Businesses with business interruption insurance policy cover have been provided some long-awaited clarity about their ability to claim for the unprecedented losses sustained due to the COVID-19 pandemic.
While the Insurance Council of Australia (ICA) has encouraged the 330,000 eligible businesses to lodge their business interruption insurance cover claims, insurer delays in granting cover has left a number of policy holders on the brink of collapse.
As we await the ruling of a second test case in the Federal Court, the ICA has warned policy holders that the “vast majority” of claims will not be finalised until there is further clarification over specific policy wordings. This delay leaves a number of small businesses vulnerable, as many government support has ended or is about to end.
Insurers who unreasonably delay making payouts could face an astronomical $10 billion worth of liability and be subject to class actions.
Whilst the insurance industry is also set to face inevitable backlash for the hold up of insurance payouts, it raises questions as to why definitive answers for policy holders have taken so long in Australia.
Compared to the business interruption test case conducted in the UK last year, Australian efforts have arguable been too narrow and slow to resolve relevant issues.
The handling of the matter by the sector is causing frustrating delays for policy holders.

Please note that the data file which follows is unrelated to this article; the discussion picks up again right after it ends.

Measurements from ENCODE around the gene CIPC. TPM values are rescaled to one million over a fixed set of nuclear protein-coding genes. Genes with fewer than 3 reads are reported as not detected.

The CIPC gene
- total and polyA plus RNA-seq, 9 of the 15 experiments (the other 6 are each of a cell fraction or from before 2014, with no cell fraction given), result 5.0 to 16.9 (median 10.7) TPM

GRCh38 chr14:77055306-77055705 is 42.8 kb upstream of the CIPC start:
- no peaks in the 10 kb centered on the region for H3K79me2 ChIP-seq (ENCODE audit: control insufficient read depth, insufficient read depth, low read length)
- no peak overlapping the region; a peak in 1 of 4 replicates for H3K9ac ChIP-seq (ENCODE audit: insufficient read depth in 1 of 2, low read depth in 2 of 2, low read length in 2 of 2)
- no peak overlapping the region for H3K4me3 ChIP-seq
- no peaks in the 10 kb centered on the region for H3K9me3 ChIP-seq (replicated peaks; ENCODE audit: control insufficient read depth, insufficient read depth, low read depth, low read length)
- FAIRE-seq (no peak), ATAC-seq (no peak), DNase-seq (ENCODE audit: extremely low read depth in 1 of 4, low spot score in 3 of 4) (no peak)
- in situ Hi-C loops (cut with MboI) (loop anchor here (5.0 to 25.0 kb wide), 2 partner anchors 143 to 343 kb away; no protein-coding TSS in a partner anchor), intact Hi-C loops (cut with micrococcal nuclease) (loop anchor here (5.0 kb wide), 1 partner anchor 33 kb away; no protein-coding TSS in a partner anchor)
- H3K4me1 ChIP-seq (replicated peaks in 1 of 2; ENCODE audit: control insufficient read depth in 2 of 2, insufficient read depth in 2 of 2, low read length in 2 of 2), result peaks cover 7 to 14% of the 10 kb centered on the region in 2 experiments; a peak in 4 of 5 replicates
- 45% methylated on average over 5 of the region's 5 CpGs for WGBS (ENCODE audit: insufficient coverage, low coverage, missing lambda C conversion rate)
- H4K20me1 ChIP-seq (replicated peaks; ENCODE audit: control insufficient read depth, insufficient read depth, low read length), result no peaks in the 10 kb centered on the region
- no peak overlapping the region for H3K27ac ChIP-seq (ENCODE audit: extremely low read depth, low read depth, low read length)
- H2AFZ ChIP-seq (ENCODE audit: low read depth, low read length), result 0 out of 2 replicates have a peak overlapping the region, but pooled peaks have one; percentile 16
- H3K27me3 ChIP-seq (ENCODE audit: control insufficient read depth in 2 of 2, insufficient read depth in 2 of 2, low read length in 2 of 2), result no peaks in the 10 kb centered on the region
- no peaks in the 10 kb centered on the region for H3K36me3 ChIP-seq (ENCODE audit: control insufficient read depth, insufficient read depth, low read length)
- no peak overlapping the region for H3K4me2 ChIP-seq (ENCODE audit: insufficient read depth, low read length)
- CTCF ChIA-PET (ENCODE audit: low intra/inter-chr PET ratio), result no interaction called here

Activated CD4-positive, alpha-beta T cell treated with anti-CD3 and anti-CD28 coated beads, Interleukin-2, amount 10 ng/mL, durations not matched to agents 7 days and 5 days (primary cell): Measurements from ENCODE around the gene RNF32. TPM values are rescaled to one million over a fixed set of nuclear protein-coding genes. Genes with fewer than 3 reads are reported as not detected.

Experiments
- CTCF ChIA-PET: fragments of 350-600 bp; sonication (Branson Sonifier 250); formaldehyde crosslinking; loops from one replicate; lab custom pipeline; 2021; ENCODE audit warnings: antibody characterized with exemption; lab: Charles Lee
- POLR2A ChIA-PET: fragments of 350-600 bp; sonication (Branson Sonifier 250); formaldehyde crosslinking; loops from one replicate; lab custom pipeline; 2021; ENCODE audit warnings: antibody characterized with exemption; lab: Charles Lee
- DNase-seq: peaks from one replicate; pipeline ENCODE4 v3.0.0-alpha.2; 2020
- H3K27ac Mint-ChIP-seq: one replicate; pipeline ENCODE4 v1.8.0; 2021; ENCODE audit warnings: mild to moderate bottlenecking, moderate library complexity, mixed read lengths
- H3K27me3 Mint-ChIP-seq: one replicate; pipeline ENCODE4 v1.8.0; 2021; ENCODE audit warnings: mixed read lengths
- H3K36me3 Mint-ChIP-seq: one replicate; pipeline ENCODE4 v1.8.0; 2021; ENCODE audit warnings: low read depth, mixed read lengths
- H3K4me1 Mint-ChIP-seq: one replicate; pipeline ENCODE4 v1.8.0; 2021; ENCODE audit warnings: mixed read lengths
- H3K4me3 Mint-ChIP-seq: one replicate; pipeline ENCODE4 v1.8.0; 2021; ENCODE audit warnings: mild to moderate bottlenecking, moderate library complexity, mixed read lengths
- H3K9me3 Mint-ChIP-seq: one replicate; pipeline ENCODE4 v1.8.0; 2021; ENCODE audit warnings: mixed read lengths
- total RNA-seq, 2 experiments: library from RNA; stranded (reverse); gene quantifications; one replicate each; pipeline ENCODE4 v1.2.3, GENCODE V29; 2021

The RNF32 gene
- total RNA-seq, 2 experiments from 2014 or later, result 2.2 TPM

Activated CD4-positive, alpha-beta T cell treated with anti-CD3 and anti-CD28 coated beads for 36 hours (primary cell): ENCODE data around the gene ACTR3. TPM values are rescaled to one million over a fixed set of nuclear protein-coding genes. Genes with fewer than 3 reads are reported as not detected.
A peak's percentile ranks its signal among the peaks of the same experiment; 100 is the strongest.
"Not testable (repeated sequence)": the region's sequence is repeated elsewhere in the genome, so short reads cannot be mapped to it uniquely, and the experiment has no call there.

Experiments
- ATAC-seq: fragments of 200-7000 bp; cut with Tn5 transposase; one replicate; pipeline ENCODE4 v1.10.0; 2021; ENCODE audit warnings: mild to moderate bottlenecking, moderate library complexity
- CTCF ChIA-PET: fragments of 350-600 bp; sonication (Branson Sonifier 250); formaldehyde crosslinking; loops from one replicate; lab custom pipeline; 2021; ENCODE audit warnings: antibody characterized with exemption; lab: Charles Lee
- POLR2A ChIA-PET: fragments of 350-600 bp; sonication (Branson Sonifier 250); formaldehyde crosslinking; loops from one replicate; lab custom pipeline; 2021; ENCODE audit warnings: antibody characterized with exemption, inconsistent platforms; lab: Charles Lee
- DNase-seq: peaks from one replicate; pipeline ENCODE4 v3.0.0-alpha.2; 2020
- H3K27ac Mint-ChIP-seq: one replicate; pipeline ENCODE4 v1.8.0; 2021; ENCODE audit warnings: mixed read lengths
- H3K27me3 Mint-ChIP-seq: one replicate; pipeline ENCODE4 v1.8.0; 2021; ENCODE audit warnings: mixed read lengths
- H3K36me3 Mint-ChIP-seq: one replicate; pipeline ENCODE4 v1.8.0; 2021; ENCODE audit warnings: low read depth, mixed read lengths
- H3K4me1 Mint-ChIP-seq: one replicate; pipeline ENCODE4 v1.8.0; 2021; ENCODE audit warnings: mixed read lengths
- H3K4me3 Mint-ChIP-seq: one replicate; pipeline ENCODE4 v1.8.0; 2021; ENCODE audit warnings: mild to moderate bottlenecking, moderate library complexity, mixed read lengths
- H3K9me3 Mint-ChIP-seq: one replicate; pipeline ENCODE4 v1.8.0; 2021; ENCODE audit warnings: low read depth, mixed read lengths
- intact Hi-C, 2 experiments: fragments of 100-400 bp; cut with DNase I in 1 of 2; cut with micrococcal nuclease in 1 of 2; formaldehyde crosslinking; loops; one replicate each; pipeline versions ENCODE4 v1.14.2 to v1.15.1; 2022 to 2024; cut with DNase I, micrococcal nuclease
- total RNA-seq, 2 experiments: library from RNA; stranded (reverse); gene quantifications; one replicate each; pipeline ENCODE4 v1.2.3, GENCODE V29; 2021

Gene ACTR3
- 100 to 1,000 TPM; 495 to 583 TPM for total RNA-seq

Eligible businesses may be able to fast track wanted clarification and certainty surrounding their cover by asking insurers to admit their claim under Section 41 of the Insurance Contracts Act 1984 (Cth) (The Act).
Section 41 of the Act
Pursuant to Section 41 of the Act –
“If the insured or any third-party beneficiary (the claimant) under the contract has made a claim under the contract, the claimant may at any time, by notice in writing is given to the insurer, require the insurer to inform the claimant in writing”:
- whether the insurer admits that the contract applies to the claim; and
- if the insurer so admits-whether the insurer proposes to conduct, on behalf of the claimant, the negotiations and any legal proceedings in respect of the claim made against the claimant.
The insurer may not refuse payment of the claim or reduce the amount payable if the insurer does not within a reasonable time after being given notice, inform the claimant that the insurer admits that the contract of liability insurance applies to the claim.
With policy holder’s success in the first Australian test case (read more here), Section 41 can assist businesses to obtain clarification from insurers in relation to their insurance cover.
Policy holders are encouraged to begin to gather necessary evidence and seek assistance in the lodgement of a business interruption claim.
Elit Lawyers by McGirr & Snell is one of the only law firms with more than 60 years’ experience acting for major Australian and international insurers that can also act against insurance companies on behalf of business and individual policy holders.
To have your policy reviewed by our team, contact Danielle Snell and Robert McGirr.